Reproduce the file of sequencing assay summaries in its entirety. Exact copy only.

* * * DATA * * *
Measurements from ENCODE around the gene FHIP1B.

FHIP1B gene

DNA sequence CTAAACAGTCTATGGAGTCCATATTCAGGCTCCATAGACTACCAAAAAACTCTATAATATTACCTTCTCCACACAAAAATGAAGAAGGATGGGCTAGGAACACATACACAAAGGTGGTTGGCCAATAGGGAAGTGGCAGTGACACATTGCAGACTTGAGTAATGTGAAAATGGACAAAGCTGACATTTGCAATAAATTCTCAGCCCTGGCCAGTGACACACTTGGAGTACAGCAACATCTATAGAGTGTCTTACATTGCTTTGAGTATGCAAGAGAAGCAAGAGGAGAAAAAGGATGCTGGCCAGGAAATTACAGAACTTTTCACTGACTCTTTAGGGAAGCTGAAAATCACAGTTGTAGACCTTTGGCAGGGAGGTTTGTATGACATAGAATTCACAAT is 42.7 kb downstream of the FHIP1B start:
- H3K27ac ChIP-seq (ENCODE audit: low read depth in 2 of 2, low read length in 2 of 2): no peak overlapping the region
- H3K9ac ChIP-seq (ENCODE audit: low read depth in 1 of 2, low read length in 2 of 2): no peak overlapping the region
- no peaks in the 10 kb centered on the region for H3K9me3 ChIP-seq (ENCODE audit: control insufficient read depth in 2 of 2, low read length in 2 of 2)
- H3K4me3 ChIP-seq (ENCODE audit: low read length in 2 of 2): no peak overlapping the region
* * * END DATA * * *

Measurements from ENCODE around the gene FHIP1B.

FHIP1B gene

DNA sequence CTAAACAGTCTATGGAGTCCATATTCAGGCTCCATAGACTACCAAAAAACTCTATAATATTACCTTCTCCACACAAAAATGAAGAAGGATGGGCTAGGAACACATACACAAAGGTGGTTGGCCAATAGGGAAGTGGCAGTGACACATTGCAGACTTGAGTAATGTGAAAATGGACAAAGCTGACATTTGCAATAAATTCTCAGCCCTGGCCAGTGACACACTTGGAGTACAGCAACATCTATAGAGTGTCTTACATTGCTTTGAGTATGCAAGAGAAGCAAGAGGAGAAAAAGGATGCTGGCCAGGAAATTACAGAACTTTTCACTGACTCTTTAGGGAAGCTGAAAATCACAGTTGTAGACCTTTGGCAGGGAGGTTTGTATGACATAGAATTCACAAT is 42.7 kb downstream of the FHIP1B start:
- H3K27ac ChIP-seq (ENCODE audit: low read depth in 2 of 2, low read length in 2 of 2): no peak overlapping the region
- H3K9ac ChIP-seq (ENCODE audit: low read depth in 1 of 2, low read length in 2 of 2): no peak overlapping the region
- no peaks in the 10 kb centered on the region for H3K9me3 ChIP-seq (ENCODE audit: control insufficient read depth in 2 of 2, low read length in 2 of 2)
- H3K4me3 ChIP-seq (ENCODE audit: low read length in 2 of 2): no peak overlapping the region